His final record... excellent as always. RIP to the Mississippi gospel musician who passed away this summer during the pandemic.
GONER RECORDS re: this very special posthumous release:
“I had been thinking about writing the song ‘Trouble’ for some time,” says Reverend Wilkins. “We all have troubles, and over the last few years it seemed like every time I turned on the TV or picked up a paper there was a school shooting. There were people hurting others, hurting themselves. In the White House there were troubles, nearly nothing getting fixed, leading to more trouble. And look where we are now. But we will find a way…I just needed to find a stanky beat!”
Though born in Memphis, the Reverend John Wilkins is a legendary figure in the North Mississippi Hill Country, preaching for the last three decades at Hunters Chapel Missionary Baptist Church in Como, MS. Wilkins – who is currently at home recuperating after a two-month battle with COVID-19 – grew up surrounded by country, gospel, andblues, inspired by his community and by his father, legendary gospel blues singer- turned-preacher Robert Wilkins, known for such milestone records as “That’s No WayTo Get Along” (later renamed “Prodigal Son” and famously covered by The Rolling Stones on 1968’s BEGGARS BANQUET). Following in his father’s footsteps, Wilkins walked the line between the sacred and the secular, playing guitar with the M&N Gospel Singers for 20 years while also sitting in on such landmark Memphis recordings as O.V. Wright’s 1965 classic, “You’re Gonna Make Me Cry.”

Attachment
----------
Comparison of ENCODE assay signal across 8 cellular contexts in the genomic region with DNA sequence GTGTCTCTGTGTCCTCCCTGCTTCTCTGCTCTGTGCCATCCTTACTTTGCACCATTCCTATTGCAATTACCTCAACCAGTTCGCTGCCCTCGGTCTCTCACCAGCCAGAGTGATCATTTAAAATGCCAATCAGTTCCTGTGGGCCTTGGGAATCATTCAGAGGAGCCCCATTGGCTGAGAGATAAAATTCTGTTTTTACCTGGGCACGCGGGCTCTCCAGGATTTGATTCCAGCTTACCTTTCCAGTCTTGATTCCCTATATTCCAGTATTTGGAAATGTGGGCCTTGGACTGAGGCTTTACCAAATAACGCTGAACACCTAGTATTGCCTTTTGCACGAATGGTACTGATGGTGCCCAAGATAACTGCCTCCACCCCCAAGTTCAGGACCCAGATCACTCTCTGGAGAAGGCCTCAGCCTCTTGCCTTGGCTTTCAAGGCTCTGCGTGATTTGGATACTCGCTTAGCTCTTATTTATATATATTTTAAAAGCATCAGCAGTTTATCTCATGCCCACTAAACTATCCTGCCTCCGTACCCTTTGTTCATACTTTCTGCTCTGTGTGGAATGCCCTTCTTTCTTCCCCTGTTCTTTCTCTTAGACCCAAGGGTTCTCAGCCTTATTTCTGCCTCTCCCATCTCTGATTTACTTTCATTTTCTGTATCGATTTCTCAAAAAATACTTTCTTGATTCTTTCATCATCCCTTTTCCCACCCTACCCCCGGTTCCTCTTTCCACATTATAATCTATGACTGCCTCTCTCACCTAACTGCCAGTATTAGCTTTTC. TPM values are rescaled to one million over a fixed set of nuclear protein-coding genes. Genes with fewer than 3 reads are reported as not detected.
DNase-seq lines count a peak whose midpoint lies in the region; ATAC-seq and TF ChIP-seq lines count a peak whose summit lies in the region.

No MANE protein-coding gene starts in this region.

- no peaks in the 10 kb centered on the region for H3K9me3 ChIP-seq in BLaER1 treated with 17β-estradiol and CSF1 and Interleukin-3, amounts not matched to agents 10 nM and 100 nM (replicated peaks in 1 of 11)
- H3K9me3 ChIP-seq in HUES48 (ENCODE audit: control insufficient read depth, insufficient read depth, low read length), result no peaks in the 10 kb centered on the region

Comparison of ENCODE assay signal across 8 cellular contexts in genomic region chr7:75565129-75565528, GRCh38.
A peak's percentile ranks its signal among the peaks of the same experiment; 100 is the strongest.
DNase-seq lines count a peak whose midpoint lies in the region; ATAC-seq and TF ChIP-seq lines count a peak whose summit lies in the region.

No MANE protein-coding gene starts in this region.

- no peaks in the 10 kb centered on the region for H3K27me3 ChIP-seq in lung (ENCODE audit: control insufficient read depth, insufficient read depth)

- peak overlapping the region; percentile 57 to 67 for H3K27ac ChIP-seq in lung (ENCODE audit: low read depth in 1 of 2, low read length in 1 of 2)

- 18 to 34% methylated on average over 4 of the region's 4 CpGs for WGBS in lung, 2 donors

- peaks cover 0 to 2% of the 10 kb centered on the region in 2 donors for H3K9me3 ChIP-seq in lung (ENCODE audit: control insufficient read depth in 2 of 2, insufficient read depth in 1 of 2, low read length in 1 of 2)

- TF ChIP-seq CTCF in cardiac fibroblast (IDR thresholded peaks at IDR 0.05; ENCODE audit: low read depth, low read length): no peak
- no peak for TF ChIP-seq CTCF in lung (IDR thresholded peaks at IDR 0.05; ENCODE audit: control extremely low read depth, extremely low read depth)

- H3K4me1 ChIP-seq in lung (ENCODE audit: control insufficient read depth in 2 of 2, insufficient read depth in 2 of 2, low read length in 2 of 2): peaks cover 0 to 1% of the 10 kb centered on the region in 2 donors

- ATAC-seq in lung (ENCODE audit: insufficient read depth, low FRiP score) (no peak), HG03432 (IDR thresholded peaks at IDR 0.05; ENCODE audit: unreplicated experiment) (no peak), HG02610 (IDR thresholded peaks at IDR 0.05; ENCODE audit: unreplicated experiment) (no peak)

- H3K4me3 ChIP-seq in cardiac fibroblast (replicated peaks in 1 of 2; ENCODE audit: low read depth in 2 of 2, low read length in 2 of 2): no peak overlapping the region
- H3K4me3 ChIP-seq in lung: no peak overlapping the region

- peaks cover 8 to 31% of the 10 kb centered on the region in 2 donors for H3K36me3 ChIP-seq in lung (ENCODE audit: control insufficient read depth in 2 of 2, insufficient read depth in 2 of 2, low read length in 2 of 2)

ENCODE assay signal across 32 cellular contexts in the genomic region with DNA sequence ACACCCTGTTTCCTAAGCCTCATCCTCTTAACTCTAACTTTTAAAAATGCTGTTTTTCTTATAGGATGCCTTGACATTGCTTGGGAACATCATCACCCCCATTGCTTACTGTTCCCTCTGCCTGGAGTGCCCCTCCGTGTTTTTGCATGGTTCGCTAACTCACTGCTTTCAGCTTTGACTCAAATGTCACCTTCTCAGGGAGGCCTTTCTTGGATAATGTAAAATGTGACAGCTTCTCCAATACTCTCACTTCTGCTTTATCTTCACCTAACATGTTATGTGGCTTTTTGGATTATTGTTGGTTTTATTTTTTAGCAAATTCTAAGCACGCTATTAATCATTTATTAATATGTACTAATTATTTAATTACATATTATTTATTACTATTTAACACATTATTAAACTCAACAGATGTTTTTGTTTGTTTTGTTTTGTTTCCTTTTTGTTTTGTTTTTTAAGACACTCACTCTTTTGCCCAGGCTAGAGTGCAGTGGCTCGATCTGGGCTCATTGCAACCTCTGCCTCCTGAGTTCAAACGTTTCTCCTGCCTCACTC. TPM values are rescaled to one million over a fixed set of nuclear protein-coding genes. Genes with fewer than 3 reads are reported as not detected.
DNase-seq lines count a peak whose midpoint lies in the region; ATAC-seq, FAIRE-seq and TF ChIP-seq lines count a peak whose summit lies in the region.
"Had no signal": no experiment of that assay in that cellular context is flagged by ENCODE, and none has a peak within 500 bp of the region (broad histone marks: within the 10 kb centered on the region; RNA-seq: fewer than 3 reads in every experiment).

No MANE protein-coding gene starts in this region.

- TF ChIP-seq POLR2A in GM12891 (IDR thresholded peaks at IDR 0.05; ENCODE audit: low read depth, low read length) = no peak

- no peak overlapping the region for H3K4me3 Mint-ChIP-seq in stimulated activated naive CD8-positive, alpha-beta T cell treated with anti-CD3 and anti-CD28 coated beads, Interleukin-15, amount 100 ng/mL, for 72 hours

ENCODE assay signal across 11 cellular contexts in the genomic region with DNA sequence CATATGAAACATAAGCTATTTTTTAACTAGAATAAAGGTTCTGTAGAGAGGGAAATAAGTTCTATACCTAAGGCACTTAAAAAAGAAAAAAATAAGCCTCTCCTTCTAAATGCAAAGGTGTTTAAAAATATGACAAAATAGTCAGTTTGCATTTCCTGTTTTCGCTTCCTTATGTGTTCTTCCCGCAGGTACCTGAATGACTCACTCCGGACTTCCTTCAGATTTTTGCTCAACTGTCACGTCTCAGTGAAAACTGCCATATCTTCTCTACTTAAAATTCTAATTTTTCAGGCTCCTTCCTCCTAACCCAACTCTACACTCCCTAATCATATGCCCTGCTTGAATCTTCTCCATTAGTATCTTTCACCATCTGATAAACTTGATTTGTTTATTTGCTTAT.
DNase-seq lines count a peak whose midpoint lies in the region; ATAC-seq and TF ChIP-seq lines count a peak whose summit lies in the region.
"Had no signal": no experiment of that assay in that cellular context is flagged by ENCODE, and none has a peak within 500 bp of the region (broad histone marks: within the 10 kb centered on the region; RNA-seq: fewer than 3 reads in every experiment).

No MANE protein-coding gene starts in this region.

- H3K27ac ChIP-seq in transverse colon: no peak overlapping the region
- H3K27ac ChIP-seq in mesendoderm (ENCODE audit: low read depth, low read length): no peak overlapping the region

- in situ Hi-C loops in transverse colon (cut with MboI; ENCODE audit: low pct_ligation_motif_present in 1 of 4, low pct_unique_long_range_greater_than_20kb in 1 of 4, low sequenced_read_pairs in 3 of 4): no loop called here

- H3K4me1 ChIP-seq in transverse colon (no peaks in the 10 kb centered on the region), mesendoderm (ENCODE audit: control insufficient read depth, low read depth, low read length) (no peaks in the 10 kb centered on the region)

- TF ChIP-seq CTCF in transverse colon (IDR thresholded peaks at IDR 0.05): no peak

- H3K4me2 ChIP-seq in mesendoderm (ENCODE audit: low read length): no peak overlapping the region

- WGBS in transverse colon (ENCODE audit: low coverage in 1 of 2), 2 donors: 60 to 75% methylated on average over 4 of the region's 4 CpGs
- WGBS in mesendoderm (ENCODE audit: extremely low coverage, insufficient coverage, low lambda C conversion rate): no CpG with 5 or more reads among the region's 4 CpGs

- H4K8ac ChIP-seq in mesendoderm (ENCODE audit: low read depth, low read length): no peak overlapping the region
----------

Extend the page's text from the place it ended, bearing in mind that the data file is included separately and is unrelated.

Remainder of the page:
In 1985, Wilkins followed his father’s call to ministry by becoming resident pastor at Hunter’s Chapel in Como, MS, leading a congregation that has included generations of North Mississippi musicians, from Othar Turner and Napolian Strickland to the Hill Country’s own Mississippi Fred McDowell. Having devoted much of his life to the church, Wilkins finally made his long-awaited solo debut in 2015 with the acclaimed YOU CAN’T HURRY GOD, showcasing his fingerpicking, rural blues style and remarkable vocal power.
With TROUBLE, Wilkins has crafted an even more potent collection, infused with a
lifetime of knowledge and experience garnered in the birthplace of Black music in
America. Stirring tracks like “Wade In The Water,” “The Darkest Hour” (originally
performed by Ralph Stanley), and Bill Withers’ “Grandma’s Hands” see him fusing blues and gospel to create a distinctly individual music marked by both a deep regional connection and sense of universal humanity, a luminous and uplifting approach that feels all the more necessary in our currently chaotic world.
“Gave God some praise,” Wilkins told Memphis’ WREG, “‘cause he been good to me.”
Down Home Church
You Can’t Hurry God
Wade In The Water
Walk With Me
God Is Able
The Darkest Hour
I’ve Got Something
Storm and Rain